As soon-to-be parents, we find ourselves awash in baby clothing. This isn’t a problem, given that I hear most newborns go through more costume changes than Diana Ross at the Sands—though maybe fewer sequins. The problem is this: sizing for baby clothes is a joke, or an example of the chaos that runs rampant throughout the known universe. Take for instance, the following exhibit:
All of these outfits claim to be for a 3-month-old baby. I didn’t put a preemie outfit in here, although we have one (I’m not sure why). To exacerbate the confusion, two of these three onesies are from the same maker, Carter’s, who clearly is operating without consistent size standards between its Indonesian and Malaysia factories. Then there are the differences between brands. In the exhibit presented, the top outfit is from Garanimals, thus I presume they’re using some data gleaned from scientific research in the Safari to produce that tiny outfit.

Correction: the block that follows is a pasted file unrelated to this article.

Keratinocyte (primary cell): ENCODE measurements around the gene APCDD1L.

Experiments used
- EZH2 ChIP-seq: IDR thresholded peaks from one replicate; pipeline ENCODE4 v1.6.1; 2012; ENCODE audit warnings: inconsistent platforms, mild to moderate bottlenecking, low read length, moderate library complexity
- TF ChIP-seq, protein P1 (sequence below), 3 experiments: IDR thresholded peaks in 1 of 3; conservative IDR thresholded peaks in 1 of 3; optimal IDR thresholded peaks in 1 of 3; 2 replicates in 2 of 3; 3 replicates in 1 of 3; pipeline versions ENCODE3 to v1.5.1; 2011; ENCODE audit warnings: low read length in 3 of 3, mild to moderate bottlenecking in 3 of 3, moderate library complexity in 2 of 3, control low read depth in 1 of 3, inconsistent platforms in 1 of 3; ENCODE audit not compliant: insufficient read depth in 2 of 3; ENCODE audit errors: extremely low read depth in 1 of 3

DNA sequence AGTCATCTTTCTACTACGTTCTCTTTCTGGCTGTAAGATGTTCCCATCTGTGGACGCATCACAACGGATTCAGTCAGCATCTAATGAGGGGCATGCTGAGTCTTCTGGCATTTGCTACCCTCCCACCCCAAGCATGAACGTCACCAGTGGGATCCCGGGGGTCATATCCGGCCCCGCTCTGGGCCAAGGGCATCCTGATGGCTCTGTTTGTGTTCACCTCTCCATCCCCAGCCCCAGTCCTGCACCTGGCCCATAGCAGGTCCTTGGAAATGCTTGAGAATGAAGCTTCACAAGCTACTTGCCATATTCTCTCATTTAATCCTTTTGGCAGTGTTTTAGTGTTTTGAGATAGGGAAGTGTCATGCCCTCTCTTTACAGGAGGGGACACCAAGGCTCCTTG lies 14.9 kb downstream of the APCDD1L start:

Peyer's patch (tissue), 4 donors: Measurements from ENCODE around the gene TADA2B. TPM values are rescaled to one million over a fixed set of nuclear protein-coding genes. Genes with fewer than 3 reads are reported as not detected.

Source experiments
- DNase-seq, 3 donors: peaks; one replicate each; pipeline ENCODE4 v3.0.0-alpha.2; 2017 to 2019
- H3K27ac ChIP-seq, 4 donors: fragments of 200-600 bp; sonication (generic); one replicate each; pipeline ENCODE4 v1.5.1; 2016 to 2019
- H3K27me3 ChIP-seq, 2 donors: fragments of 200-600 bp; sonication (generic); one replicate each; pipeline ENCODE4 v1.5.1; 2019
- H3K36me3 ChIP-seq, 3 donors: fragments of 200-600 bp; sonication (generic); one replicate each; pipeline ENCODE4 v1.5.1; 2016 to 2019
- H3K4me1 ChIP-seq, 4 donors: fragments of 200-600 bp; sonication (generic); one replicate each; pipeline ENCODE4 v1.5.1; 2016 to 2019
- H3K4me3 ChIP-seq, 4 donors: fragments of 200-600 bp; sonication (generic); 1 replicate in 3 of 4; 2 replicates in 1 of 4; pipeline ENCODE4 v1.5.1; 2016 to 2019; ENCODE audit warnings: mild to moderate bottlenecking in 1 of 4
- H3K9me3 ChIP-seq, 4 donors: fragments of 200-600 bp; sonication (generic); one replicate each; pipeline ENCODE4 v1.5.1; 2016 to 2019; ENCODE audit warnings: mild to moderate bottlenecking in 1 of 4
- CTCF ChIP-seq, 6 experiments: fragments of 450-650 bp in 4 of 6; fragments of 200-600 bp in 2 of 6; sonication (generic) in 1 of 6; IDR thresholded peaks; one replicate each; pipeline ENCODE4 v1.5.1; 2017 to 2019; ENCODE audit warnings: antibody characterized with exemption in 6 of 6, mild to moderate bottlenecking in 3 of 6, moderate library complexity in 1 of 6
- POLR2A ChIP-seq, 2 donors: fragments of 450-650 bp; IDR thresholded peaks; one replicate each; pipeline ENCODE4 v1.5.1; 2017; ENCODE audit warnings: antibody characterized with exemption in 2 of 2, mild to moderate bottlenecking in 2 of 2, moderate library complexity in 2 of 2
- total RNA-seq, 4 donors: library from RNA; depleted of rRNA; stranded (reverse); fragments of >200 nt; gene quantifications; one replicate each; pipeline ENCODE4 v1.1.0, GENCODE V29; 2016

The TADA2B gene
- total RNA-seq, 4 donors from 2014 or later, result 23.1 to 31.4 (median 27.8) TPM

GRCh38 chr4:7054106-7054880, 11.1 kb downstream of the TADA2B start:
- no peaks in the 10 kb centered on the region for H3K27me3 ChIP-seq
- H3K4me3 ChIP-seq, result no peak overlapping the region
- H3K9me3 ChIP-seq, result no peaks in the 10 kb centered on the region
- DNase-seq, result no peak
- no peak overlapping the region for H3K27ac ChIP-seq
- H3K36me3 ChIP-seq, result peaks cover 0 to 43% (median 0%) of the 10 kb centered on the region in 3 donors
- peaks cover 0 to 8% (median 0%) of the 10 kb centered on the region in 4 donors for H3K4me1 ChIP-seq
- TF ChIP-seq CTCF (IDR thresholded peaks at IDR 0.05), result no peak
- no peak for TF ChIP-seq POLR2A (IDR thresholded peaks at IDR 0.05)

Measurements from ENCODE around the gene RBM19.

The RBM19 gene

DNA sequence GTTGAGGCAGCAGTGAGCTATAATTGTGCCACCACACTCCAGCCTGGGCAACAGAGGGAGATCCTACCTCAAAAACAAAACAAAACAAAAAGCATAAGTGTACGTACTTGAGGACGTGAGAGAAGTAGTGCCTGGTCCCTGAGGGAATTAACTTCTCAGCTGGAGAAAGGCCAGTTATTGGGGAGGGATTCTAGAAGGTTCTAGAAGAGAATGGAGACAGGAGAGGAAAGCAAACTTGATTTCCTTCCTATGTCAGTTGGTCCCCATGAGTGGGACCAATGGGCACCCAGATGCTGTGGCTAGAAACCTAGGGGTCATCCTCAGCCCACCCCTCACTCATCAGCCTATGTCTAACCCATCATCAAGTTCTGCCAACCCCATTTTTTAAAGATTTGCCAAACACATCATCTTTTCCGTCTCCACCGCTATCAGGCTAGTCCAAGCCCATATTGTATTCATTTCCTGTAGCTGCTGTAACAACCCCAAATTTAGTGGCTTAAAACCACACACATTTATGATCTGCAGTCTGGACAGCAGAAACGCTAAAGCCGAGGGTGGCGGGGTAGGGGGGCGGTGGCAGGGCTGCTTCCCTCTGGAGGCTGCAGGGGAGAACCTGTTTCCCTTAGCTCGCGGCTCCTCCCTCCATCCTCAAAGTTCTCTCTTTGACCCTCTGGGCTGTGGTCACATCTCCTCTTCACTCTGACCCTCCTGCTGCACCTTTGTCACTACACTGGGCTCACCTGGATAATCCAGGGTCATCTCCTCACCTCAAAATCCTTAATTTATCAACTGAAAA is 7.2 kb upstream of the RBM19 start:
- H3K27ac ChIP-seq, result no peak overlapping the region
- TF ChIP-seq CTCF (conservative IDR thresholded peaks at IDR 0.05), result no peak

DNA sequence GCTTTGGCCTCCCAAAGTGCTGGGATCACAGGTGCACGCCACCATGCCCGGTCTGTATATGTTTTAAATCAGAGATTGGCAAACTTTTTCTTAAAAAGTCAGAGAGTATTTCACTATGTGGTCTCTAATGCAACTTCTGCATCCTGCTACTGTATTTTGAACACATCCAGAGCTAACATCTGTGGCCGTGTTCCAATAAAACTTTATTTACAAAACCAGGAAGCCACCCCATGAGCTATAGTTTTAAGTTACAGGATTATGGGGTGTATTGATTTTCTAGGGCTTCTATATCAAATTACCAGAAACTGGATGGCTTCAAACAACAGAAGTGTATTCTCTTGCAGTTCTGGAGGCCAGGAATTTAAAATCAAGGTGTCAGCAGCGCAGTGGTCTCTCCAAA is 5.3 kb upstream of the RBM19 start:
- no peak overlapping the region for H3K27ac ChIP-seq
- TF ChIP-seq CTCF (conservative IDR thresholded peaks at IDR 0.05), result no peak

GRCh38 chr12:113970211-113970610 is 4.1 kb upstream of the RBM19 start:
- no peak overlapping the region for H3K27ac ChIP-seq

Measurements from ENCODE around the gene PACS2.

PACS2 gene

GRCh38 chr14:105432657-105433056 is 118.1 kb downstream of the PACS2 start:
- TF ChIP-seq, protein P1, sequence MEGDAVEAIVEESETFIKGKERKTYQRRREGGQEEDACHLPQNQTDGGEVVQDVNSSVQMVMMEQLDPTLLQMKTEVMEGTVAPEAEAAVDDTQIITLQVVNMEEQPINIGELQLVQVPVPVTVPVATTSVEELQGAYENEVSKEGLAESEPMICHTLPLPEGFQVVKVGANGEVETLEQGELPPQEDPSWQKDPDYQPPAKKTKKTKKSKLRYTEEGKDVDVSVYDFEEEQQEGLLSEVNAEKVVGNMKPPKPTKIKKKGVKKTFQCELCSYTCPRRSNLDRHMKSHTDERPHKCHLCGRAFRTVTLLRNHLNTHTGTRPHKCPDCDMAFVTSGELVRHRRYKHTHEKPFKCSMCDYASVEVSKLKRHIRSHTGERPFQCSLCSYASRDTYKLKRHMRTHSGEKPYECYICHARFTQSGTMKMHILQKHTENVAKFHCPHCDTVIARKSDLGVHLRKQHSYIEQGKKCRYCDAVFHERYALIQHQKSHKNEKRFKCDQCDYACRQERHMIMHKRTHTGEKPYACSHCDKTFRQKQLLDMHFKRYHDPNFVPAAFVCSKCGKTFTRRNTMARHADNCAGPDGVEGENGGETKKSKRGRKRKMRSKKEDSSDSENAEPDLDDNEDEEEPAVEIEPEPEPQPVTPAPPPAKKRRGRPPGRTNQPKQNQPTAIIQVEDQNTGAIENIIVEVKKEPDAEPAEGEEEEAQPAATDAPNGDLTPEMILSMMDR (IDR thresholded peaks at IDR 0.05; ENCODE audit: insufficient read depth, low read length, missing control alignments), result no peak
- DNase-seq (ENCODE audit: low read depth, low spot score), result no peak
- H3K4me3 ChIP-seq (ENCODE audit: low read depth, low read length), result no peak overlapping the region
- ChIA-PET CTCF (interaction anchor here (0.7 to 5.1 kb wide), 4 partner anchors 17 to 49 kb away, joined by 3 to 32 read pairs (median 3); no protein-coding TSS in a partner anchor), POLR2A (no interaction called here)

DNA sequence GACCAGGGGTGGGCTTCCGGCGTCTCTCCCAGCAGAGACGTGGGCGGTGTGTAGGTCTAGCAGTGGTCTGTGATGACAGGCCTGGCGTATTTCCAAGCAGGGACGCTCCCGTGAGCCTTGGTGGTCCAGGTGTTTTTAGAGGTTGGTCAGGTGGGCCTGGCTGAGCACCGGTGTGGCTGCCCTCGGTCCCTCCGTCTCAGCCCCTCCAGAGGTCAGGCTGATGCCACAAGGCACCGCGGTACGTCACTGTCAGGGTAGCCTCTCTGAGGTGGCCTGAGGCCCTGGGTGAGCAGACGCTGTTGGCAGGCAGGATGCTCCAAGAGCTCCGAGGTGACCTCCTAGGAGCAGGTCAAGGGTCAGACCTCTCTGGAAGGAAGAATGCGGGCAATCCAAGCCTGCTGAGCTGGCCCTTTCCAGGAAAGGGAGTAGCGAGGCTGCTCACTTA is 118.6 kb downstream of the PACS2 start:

We’ve gone ahead and decided to eschew all size labeling, and will instead hold up our baby in the clothing departments of our local K-Mart and ShopKo to assess which garments best approximate a tailored fit. This may become more difficult when our child is 60 pounds, but I guess we’ll burn that bridge when we get there.
In the meantime, I’ll leave exact measurements on this blog and other social networking sites so that our shopping loving relatives can have the latest information on our child’s dimensions and avoid becoming flummoxed by the fashion industry’s early entry into body hatred and dressing room anxiety. Besides, there’s nothing worse for a grandmother than to procure the cutest damn outfit for her grandchild, than a shirt that only would have fit a few months ago.
Also, I will shortly have no time to take clothes back for a return, especially once I’ve angered store managers by holding my drooling baby up to all of their clothes.
Perhaps we’ll just let the little tyke crawl around in a diaper and leave it at that.